Plans to strengthen Hong Kong data privacy laws
The Hong Kong Legislative Council is currently considering plans to strengthen Hong Kong’s data privacy laws. Nicholas Blackmore discusses the proposed changes and what they would mean for Hong Kong businesses.
Hong Kong’s Legislative Council (“Legco”) has no shortage of pressing problems to deal with at the moment: the COVID-19 pandemic and the pro-democracy protests foremost among them. However, it has recently been able to consider proposed amendments to the Personal Data (Privacy) Ordinance (the “PDPO”).
When the PDPO was first introduced in 1996, it made Hong Kong one of the few countries outside Europe to have a data privacy law. In 2012, the PDPO received a shot in the arm when strict new direct marketing rules were introduced. But as more countries have introduced and strengthened their data privacy laws over the past 24 years, the PDPO now lags behind the personal data protections provided by the laws of many other countries.
Privacy reform has been on the agenda of both the Privacy Commissioner for Personal Data (“Commissioner”) and the Constitutional and Mainland Affairs Bureau for several years now. In 2014, there was a public consultation in respect of the proposed enactment of section 33 of the PDPO, which would restrict the transfer of personal data outside of Hong Kong. According to the Commissioner, that process is ongoing. A consultant has been commissioned to look into the compliance measures which would be required of data users to meet the requirements of section 33, to study the relevant practices in other jurisdictions and to examine the implementation requirements (including the list of places which would be deemed to have comparable protections for personal data). However, there is no timetable for completion of that consultation nor for the enactment of section 33. Before that can happen, we anticipate draft best practice guidelines will be produced for further consultation.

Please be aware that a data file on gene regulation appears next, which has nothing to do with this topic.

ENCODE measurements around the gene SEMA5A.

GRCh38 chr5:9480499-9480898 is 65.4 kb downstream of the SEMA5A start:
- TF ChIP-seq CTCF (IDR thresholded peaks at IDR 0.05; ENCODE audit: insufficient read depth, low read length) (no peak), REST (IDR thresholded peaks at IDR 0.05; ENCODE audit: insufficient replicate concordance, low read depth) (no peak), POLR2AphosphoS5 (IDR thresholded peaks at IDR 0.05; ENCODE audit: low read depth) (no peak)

The current proposals, which are raised in LC Paper No CB(2)512/19-20(03) (the “Discussion Paper”), do not revisit the section 33 issue. But they do propose a number of possible amendments to the PDPO which would have a significant impact on Hong Kong businesses.
Mandatory data breach notification
Mandatory data breach notification is a concept which has been in place in the United States for almost two decades. However, it has only recently gained traction in other parts of the world, following on from the European Union (“EU”) including mandatory data breach notification requirements in its General Data Protection Regulation (“GDPR”). There has also been some take up in Asia. The Philippines and Australia already require data breach notification. Thailand will introduce notification requirements later this year. New Zealand and Singapore have both proposed to implement notification requirements.
A mandatory data breach notification regime would require data users to report serious data breaches to the Commissioner and affected data subjects. The Discussion Paper proposes that:
- a “data breach” would mean any accidental or unlawful destruction, loss, alteration of personal data or any unauthorised disclosure of or access to personal data;
- a data breach would only be notifiable if it involved a “real risk of serious harm” to an affected data subject;
- a data breach would need to be notified as soon as practicable, and in any event, within a specified maximum timeframe (the Discussion Paper suggests within five business days of becoming aware of the breach);